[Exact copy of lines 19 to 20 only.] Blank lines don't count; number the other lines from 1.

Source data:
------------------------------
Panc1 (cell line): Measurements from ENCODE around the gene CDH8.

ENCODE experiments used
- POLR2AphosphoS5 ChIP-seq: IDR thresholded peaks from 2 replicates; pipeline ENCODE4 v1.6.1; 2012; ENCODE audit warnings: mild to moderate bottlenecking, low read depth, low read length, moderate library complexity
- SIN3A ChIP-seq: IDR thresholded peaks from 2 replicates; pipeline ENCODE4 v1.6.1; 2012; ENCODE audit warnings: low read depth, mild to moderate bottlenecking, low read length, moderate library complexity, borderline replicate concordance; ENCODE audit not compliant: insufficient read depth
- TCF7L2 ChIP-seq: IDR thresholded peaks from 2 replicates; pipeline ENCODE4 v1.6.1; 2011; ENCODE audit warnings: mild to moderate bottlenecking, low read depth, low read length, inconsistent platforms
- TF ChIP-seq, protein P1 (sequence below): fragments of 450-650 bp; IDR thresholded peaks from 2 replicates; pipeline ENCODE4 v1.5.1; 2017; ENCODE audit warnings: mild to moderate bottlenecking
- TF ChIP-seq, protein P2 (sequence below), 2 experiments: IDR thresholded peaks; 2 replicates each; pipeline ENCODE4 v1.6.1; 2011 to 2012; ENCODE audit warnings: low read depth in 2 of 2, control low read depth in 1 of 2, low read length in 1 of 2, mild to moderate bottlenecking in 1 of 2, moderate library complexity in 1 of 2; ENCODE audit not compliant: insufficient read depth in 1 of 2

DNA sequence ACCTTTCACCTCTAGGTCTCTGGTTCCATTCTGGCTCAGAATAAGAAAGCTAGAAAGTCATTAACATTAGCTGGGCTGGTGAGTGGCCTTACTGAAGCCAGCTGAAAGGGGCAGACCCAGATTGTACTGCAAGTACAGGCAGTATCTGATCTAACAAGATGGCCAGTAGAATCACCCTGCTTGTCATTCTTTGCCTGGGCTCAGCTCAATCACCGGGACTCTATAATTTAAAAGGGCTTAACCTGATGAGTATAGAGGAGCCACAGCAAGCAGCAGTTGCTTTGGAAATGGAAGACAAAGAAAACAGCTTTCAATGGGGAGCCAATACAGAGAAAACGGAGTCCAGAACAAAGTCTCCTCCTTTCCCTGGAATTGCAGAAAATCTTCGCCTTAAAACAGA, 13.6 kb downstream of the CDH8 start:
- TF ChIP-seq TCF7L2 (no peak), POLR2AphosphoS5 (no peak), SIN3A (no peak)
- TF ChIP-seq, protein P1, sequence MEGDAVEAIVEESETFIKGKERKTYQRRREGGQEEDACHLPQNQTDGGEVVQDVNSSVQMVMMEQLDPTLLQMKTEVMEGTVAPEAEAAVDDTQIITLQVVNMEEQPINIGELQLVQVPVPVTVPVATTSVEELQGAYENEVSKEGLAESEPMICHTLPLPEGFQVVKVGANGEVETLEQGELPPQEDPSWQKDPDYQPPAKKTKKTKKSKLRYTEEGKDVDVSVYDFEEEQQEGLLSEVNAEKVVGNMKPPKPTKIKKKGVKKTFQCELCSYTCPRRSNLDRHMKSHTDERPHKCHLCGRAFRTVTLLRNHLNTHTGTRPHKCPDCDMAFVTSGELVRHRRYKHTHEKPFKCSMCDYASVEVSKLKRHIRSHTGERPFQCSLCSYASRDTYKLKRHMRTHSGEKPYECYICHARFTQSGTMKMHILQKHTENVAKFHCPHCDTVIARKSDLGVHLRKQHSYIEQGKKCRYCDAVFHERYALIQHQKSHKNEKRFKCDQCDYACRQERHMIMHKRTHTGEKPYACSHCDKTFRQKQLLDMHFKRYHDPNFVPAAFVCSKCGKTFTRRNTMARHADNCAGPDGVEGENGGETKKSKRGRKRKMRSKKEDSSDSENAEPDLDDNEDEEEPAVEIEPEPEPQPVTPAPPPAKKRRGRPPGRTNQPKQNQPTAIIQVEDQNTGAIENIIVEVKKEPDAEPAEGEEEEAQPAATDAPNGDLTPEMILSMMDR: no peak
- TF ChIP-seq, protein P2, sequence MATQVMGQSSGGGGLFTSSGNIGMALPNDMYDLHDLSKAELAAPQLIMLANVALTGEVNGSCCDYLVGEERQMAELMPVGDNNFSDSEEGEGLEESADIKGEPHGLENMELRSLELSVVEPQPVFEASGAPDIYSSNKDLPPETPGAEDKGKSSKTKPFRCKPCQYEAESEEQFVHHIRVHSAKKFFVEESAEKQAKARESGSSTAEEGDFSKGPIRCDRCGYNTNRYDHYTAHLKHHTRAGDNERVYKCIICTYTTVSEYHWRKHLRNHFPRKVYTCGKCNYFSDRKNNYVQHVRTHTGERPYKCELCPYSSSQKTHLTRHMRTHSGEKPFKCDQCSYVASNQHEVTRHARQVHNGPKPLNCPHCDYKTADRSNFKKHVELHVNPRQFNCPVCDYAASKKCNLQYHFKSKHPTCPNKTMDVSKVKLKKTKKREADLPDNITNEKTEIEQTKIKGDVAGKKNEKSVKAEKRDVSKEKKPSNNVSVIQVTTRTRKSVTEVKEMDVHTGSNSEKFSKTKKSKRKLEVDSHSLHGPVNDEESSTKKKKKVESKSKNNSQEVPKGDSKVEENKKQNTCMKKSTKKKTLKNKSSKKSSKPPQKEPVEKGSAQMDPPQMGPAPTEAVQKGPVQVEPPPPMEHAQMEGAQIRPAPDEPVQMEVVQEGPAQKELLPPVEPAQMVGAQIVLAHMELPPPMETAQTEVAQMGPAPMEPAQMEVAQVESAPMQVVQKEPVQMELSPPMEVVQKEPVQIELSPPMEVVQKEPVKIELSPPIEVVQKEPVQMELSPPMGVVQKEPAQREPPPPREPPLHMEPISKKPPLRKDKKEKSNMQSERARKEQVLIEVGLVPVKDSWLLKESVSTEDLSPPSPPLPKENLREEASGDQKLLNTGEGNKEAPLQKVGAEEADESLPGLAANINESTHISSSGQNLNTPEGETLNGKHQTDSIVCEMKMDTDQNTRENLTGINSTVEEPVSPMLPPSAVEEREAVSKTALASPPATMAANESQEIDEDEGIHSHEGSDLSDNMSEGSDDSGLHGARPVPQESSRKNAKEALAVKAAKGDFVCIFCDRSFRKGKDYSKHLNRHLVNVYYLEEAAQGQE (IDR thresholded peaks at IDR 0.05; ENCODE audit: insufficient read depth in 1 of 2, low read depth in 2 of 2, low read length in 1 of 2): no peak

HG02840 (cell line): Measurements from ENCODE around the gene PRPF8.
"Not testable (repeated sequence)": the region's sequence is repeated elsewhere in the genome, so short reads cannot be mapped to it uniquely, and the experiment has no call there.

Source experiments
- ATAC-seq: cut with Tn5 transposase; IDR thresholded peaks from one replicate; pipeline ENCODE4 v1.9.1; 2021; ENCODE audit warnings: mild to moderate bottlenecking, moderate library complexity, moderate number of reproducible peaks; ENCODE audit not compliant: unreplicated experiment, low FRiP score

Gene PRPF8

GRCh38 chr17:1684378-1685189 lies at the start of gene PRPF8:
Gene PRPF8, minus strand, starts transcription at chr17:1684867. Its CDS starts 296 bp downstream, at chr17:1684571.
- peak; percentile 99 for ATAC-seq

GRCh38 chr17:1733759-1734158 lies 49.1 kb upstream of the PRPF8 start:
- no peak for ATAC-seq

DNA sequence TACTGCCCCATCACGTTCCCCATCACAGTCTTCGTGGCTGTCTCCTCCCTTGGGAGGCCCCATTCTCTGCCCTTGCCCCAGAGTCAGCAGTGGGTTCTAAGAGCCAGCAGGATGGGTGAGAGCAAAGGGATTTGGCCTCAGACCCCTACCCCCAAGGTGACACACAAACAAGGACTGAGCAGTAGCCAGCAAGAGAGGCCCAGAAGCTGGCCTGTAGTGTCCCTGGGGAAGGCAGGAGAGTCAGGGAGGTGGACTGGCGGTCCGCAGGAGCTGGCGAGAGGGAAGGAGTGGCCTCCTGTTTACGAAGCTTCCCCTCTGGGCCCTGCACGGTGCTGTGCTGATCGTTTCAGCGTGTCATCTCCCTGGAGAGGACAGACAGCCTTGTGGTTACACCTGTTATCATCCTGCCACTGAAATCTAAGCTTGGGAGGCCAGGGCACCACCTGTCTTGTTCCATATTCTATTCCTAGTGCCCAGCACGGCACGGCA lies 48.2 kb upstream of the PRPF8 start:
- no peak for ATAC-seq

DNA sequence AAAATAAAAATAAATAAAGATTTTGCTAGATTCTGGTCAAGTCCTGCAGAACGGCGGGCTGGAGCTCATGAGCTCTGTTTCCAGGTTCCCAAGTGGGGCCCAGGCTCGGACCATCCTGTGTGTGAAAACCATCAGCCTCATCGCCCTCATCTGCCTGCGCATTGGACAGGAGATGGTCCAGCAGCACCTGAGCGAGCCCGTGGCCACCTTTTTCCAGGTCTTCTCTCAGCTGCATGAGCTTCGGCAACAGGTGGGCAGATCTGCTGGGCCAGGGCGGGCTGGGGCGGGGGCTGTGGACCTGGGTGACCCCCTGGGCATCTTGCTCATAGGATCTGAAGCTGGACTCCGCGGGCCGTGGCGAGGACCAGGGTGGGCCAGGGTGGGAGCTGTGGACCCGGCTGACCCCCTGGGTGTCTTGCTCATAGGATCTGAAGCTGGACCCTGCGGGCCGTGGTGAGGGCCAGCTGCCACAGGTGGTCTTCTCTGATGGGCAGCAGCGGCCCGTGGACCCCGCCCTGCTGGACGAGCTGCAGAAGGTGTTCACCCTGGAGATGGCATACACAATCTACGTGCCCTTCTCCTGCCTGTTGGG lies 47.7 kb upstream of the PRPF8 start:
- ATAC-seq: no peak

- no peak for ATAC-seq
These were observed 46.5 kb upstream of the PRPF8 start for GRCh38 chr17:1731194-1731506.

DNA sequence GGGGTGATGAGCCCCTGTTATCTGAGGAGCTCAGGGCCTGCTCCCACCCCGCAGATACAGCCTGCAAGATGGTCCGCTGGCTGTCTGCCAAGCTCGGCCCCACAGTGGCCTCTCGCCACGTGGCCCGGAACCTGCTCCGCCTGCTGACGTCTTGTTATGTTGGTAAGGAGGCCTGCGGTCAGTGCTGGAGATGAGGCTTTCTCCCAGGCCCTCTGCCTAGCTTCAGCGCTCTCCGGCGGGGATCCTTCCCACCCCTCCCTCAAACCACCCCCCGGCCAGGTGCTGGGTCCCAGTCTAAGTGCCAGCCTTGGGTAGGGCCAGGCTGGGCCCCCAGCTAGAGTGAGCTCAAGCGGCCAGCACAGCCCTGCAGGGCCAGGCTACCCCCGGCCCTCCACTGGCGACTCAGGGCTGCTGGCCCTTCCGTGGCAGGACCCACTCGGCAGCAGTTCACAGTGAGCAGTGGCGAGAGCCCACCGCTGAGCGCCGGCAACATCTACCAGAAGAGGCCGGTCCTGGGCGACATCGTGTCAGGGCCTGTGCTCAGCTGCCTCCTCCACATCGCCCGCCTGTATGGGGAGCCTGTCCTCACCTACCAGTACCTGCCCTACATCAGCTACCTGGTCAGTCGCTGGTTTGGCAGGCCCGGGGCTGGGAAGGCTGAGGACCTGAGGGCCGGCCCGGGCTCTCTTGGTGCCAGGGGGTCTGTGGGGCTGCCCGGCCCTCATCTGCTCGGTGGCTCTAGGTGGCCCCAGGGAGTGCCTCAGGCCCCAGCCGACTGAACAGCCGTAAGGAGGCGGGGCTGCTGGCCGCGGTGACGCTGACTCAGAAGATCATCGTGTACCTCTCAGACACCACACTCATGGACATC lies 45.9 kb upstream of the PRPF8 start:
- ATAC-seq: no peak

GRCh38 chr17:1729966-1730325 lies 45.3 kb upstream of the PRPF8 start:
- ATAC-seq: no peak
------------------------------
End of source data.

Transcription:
- peak; percentile 99 for ATAC-seq

GRCh38 chr17:1733759-1734158 lies 49.1 kb upstream of the PRPF8 start: